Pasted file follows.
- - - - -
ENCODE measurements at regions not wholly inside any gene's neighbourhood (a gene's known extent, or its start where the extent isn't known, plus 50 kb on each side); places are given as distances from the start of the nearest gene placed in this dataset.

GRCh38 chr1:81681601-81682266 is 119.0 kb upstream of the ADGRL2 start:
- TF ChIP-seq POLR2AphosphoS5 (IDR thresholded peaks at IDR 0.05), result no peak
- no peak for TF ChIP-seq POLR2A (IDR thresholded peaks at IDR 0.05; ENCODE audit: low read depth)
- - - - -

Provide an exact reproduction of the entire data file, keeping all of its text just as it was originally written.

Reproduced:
ENCODE measurements at regions not wholly inside any gene's neighbourhood (a gene's known extent, or its start where the extent isn't known, plus 50 kb on each side); places are given as distances from the start of the nearest gene placed in this dataset.

GRCh38 chr1:81681601-81682266 is 119.0 kb upstream of the ADGRL2 start:
- TF ChIP-seq POLR2AphosphoS5 (IDR thresholded peaks at IDR 0.05), result no peak
- no peak for TF ChIP-seq POLR2A (IDR thresholded peaks at IDR 0.05; ENCODE audit: low read depth)